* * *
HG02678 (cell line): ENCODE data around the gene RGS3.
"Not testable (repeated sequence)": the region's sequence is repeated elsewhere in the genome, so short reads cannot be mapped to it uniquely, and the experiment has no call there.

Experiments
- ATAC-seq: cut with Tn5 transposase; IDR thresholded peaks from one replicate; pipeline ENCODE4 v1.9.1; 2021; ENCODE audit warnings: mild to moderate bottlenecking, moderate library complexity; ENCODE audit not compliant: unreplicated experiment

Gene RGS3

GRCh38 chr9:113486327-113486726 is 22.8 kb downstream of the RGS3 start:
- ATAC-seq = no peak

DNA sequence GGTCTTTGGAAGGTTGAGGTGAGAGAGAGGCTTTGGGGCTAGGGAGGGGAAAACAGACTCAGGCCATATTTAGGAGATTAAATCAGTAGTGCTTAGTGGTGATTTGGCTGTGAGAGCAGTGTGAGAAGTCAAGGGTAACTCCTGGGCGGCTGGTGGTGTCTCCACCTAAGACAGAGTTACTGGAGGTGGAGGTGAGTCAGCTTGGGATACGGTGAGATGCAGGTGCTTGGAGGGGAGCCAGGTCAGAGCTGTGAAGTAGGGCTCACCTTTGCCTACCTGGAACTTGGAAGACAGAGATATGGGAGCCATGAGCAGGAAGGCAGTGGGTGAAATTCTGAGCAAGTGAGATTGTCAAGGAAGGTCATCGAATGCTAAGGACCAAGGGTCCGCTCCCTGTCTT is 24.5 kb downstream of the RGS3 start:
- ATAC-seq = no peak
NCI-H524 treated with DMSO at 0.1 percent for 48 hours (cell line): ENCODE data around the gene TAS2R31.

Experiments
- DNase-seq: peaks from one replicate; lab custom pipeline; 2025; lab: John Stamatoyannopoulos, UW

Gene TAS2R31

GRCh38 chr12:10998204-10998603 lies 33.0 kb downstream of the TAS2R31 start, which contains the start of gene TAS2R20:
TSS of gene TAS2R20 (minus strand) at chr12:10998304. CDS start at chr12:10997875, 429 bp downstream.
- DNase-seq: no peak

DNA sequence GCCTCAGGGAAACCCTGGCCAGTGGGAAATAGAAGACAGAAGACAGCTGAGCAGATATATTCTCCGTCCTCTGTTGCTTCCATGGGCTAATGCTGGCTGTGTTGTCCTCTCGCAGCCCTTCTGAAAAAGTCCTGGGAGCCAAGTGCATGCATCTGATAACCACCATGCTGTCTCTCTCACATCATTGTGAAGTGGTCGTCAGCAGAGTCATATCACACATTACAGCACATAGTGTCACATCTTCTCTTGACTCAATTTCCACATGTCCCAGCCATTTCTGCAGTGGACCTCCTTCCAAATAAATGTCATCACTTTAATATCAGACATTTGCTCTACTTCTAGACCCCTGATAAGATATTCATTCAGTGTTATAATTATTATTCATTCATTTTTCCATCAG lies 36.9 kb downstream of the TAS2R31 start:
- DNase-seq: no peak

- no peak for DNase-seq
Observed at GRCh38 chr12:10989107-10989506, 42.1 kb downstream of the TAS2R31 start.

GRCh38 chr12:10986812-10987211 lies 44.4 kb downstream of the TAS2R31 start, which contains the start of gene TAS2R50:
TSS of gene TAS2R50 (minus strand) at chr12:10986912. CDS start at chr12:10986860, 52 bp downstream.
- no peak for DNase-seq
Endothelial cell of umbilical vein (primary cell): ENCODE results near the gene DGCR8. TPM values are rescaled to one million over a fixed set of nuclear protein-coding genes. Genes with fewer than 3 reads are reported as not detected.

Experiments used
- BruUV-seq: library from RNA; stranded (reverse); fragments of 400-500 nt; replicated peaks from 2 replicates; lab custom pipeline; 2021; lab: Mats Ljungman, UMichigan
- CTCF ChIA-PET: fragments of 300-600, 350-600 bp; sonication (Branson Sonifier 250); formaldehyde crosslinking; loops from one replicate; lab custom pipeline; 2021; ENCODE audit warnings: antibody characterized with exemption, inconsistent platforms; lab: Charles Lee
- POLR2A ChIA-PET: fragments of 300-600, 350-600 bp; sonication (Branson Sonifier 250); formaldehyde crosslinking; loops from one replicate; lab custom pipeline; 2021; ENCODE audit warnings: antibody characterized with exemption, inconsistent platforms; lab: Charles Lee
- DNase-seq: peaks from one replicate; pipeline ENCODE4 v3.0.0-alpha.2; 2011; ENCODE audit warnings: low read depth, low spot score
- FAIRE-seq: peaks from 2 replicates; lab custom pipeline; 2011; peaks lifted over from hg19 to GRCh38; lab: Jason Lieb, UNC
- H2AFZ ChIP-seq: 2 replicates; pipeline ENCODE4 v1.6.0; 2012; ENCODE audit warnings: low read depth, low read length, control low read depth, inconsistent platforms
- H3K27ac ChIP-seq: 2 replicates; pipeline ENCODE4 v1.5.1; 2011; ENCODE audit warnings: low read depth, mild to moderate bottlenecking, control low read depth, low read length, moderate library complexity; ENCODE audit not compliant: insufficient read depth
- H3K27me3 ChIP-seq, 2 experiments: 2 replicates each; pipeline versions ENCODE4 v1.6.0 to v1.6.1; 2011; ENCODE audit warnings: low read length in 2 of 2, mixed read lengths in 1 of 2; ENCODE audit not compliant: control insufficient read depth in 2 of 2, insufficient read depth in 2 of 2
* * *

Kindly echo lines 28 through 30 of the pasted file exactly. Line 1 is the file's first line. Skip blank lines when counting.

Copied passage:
- POLR2A ChIA-PET: fragments of 300-600, 350-600 bp; sonication (Branson Sonifier 250); formaldehyde crosslinking; loops from one replicate; lab custom pipeline; 2021; ENCODE audit warnings: antibody characterized with exemption, inconsistent platforms; lab: Charles Lee
- DNase-seq: peaks from one replicate; pipeline ENCODE4 v3.0.0-alpha.2; 2011; ENCODE audit warnings: low read depth, low spot score
- FAIRE-seq: peaks from 2 replicates; lab custom pipeline; 2011; peaks lifted over from hg19 to GRCh38; lab: Jason Lieb, UNC